LAWRENCEVILLE -- This past April, when Scott Teems' film had just received the jury award for best narrative feature at the 2009 Atlanta Film Festival, the Lilburn native said seeing his movie in theaters "would be a real dream come true."
That dream has become a reality.
"That Evening Sun," which Teems wrote and directed, was released in Los Angeles and New York in November and in Cleveland, Kansas City and Los Banos, Calif., this past week.
The film is set to open in Atlanta at the Tara Cinema today.
"Here, we are hopefully starting the next phase of what will be a wider release," Teems said.
Based on the short story "I Hate to See That Evening Sun Go Down" by award-winning Southern author William Gay, the film follows an aging Tennessee farmer as he returns from a forced stay at a retirement community to his homestead, where he intends to live out his final days. Upon his return, Abner Meecham, played by Hal Holbrook, finds his son has leased the property to an old adversary. Simmering tension comes to a boil as neither wants to give up a claim to the land.
"That Evening Sun" was shot in Tennessee and is Holbrook's first film role since his 2008 Academy Award nomination for the movie "Into the Wild." The film also stars Holbrook's wife, Tennessee native Dixie Carter, famous for playing Julia Sugarbaker on the TV show "Designing Women." This is the first film in which Holbrook and Carter have appeared together. Georgia native Ray McKinnon plays the role of Abner Meecham's adversary and was a producer for the film.
"That Evening Sun" has garnered its share of awards at festivals throughout the country, including multiple awards for audience choice for best feature film and jury awards for best feature film and best narrative feature. Teems was recognized with the award for best director of a narrative feature at the Sidewalk Moving Picture Festival in Alabama.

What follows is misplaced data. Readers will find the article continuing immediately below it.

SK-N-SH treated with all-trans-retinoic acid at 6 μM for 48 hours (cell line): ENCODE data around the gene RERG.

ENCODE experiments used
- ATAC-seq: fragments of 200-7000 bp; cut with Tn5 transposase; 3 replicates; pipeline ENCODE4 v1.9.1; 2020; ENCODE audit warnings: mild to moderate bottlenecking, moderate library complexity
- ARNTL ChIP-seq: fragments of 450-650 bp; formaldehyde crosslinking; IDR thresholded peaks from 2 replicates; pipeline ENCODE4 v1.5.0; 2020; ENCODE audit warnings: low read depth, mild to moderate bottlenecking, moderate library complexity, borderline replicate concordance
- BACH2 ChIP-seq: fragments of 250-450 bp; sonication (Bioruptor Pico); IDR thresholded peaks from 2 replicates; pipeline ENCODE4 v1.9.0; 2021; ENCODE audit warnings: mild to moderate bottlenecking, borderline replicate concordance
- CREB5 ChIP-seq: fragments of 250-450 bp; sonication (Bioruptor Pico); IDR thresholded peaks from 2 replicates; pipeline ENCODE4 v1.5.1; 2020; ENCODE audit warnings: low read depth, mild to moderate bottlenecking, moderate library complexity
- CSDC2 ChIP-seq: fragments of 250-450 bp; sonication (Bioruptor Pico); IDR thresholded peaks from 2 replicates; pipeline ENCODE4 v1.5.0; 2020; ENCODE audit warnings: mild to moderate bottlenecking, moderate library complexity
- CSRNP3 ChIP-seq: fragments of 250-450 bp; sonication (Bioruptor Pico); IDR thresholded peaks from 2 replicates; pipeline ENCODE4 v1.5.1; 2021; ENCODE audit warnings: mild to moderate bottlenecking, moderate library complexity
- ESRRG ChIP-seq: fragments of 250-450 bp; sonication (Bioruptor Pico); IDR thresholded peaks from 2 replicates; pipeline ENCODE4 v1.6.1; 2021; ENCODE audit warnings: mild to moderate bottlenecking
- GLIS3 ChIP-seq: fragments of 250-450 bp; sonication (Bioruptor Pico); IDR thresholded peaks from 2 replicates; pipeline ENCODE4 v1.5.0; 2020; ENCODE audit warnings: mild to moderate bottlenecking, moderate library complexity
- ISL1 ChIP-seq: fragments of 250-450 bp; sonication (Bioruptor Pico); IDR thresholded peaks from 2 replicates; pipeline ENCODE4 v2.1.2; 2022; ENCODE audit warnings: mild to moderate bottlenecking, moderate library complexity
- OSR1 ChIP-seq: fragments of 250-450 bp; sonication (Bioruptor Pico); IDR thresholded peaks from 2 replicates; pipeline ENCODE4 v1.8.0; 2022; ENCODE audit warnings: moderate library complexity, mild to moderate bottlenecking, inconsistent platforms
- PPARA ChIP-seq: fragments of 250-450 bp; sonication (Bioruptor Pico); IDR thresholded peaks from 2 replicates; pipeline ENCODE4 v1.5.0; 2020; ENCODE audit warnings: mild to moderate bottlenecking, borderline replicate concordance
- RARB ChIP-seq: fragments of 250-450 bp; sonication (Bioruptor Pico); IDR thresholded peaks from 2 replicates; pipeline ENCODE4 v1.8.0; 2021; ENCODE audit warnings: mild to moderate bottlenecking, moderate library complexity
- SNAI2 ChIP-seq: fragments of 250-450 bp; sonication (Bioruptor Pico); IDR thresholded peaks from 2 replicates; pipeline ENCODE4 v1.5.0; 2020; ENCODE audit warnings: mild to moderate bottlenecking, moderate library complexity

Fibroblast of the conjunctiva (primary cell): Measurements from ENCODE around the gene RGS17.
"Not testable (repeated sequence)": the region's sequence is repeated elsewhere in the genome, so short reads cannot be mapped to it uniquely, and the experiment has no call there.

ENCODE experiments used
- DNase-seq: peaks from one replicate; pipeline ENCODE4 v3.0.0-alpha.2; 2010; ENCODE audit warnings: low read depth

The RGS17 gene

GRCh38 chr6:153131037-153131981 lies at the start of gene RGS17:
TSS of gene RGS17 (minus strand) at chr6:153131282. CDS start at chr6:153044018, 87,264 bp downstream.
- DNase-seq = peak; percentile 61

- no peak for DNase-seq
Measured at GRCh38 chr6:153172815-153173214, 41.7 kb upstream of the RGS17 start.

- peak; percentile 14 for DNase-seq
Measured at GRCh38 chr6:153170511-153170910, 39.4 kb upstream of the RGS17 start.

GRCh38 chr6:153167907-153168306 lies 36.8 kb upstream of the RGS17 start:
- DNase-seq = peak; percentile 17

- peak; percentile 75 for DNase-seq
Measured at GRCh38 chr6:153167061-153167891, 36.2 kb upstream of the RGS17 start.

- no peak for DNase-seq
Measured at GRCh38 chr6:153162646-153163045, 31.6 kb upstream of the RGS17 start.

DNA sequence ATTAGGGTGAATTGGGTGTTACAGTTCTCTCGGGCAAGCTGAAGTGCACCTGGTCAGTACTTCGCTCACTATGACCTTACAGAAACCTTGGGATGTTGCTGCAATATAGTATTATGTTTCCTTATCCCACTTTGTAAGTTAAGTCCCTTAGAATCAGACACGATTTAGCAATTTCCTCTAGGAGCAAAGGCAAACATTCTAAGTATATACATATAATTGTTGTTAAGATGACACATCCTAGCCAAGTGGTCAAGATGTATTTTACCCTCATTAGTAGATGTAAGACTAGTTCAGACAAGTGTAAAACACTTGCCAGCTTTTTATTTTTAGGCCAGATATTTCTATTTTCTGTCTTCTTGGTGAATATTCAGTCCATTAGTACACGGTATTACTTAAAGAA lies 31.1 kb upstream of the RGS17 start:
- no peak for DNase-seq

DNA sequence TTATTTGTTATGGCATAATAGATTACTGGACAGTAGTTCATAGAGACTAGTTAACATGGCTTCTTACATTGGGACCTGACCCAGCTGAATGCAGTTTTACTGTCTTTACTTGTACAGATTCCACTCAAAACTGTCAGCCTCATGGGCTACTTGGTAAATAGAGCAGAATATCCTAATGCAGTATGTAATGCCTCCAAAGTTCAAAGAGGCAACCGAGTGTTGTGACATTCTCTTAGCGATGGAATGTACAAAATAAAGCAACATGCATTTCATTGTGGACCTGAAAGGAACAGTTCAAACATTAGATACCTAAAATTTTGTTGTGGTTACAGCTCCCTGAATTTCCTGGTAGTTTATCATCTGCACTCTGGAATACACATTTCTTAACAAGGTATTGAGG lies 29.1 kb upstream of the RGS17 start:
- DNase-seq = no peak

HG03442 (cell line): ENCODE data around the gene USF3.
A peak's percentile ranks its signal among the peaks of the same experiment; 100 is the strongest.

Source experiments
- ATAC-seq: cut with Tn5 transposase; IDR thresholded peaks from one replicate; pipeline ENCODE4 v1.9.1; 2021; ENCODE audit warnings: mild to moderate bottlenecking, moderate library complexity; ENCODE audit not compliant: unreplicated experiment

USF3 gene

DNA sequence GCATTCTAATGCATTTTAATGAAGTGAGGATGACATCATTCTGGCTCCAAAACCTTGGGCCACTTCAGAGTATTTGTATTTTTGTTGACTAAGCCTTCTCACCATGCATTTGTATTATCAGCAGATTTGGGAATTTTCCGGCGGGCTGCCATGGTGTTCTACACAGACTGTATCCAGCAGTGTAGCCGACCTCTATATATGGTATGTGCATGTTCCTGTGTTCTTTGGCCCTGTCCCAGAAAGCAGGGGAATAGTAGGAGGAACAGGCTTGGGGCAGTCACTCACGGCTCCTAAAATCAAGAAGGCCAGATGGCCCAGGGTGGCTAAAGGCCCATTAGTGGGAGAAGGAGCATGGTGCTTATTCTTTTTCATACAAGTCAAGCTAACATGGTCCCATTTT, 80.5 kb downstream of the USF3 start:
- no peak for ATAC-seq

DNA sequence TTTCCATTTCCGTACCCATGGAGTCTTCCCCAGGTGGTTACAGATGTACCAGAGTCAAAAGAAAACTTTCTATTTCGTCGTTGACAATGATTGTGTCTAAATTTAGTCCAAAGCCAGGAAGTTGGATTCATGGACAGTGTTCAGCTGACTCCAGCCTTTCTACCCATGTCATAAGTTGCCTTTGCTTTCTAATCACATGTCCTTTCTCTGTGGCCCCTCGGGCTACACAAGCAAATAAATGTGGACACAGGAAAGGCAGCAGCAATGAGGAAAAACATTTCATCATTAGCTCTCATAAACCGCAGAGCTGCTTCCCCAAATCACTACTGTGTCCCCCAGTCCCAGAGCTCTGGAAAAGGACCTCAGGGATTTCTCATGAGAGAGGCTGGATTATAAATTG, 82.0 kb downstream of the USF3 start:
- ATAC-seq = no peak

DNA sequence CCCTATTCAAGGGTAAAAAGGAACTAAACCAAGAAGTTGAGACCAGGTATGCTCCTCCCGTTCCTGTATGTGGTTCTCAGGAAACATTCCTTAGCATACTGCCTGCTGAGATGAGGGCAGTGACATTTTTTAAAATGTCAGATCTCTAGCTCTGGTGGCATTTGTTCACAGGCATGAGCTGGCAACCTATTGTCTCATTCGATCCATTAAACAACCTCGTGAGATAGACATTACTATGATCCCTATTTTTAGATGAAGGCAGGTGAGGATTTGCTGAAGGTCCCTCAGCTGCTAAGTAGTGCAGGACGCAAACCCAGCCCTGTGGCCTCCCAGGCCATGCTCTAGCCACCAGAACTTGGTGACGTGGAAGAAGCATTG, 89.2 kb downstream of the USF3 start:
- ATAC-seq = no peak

Teems began writing the script for "That Evening Sun" five years ago, spent three years trying to secure funding and then a year actually making the film before starting the festival circuit.
"What's interesting about this process is really it's a marathon run," Teems said. "It seems like forever ago we were in Atlanta at the festival and here we are at the release of the movie, so in many ways you feel like you've gone on this journey and we're just beginning it in one sense."
"That Evening Sun," Teems' first full-length feature film, has begun to open doors. Since the film's festival debut, Teems has secured both and agent and manager and the project offers have begun coming in.
"It's all great, but my goal was not to lose sight of what I want to do, which to make movies that I think have something to say and if those people can enable me to do that more easily, that's great," Teems said. "But also part of my objective is not to get caught up in that. I'm just trying to take it one day at a time and not get ahead of myself."
Teems and his wife will be in Atlanta for tonight's release, as well as his parents, siblings and friends.
"They're all showing their support and it's great because lives are busy and my friends all have kids and it costs a lot of money to get a babysitter and come down to the movies," Teems said. "Everyone's lives are so busy and complicated so it's a real thrill that they take the time to come support me and what I do."